Biomarkers helping to advance of research into diagnosing mesothelioma

Biomarkers helping to advance of research into diagnosing mesothelioma

Research experts in Germany have made progress in the use of biomarkers to help diagnose patients suffering from mesothelioma.

Mesothelioma is just one type of cancer that affects parts of the thin membrane which is located on the inner surface of the chest wall. It is a disease that has affected many people in the UK who came into contact with asbestos through their work. Despite the potential risks of working with asbestos being known, some industries continued to use the product and yet did not provide employees with suitable safety equipment to protect their health.

Shipbuilders, carpenters, roofers, plumbers, painters and demolition workers are just some of the workers who came into contact with asbestos. However it is not just workers who have developed mesothelioma, family members and friends who have handled clothes that have been in contact with asbestos have also been known to become sufferers. In addition, the symptoms of mesothelioma can take up to 50 years to materialise.

The research centred on the biomarker calretinin and looked at its potential use as a diagnostic tool in human blood. The aim was to develop an “enzyme-linked immunosorbent assay (ELISA) for human calretinin in blood” and then consider its potential as a diagnostic marker for malignant mesothelioma.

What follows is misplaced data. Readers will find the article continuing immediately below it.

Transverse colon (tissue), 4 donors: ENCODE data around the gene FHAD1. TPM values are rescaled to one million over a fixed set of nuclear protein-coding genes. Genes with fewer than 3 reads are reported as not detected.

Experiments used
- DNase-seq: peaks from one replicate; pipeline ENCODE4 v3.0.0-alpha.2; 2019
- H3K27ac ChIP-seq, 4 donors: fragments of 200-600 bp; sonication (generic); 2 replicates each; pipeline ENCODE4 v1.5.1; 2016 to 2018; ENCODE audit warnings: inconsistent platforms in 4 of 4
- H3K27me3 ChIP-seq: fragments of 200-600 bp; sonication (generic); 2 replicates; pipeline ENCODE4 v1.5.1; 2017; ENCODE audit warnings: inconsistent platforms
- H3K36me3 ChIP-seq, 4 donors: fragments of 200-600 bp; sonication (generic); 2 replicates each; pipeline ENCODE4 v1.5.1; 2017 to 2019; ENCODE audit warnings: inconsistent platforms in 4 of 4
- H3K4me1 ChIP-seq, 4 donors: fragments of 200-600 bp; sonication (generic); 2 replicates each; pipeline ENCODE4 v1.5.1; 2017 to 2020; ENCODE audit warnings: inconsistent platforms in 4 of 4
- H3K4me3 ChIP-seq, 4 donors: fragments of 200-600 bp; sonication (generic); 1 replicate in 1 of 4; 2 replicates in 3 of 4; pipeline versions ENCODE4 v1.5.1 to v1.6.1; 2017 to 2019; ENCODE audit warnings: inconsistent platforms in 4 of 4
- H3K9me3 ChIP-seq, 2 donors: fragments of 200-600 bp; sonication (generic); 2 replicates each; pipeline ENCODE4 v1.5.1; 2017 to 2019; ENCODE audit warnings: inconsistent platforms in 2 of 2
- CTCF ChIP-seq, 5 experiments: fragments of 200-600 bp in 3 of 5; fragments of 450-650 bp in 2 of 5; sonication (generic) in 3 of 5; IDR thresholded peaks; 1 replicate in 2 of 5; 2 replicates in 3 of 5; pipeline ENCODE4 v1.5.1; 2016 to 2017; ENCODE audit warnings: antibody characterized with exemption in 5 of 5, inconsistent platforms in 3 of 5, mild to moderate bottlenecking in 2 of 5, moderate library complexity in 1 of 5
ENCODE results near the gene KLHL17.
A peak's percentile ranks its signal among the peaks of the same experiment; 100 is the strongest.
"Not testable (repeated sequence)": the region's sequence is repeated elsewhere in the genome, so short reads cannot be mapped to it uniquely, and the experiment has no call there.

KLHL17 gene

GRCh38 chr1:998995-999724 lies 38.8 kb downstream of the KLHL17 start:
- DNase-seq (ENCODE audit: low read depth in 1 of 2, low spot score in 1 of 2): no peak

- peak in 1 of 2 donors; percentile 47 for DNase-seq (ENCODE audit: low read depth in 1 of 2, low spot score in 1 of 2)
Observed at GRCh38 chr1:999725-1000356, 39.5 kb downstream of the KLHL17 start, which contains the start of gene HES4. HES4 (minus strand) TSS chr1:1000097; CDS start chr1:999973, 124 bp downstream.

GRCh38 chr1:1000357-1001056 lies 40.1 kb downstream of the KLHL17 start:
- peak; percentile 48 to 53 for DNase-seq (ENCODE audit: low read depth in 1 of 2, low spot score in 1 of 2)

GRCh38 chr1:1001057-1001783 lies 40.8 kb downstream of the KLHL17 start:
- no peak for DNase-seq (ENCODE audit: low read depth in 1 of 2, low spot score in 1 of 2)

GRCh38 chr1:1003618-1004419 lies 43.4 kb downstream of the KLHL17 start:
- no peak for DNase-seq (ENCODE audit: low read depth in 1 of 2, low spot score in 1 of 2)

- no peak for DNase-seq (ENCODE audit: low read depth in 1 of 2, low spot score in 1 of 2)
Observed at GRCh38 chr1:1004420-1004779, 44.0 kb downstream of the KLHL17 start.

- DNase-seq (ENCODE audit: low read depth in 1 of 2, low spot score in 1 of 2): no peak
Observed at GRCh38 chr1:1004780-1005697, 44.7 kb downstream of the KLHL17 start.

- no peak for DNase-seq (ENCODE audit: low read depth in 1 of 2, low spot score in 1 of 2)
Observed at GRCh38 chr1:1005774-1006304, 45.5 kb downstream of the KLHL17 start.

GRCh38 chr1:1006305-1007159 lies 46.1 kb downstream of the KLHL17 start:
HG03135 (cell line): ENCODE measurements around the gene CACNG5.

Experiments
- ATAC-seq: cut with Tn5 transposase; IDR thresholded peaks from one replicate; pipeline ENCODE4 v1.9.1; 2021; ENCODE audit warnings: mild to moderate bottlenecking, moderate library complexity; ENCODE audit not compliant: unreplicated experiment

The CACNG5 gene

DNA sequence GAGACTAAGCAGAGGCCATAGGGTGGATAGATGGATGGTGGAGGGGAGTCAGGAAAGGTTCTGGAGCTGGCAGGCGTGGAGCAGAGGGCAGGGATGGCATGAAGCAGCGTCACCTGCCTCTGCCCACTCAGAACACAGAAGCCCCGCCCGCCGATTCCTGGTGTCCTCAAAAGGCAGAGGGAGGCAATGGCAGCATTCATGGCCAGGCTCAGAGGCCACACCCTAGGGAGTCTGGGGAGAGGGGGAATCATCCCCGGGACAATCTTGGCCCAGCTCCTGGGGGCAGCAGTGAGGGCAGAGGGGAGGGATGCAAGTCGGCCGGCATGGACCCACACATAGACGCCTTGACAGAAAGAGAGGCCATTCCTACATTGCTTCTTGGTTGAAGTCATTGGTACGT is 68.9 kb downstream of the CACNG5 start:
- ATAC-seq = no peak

According to the mesothelioma resource site Asbestos.com, samples were taken from 97 healthy people, 35 people who were exposed to asbestos through their work and 42 patients suffering from malignant mesothelioma.

The researchers concluded that calretinin levels were found to be significantly higher in patients who were suffering from malignant mesothelioma. They said this suggests that the biomarker might be suitable for the blood-based detection of the disease, possibly alongside other biomarkers such as mesothelin. The research team said the results provide a promising basis for the validation of calretinin as a biomarker for MM in larger case-control as well as prospective studies.

Biomarkers are becoming an increasingly important diagnostic tool in terms of medical research, helping scientists to develop tests to spot the presence of diseases and hopefully in turn identify sufferers at an early stage so medication can be provided to minimise the effects. Much more research remains to be done, but there is little doubt that biomarkers will continue to play a significant role.

The results show just how important it is that more work is put into biomarker research and into building a biomarkers database that can help advance knowledge and diagnosis techniques.


Article from articlesbase.com

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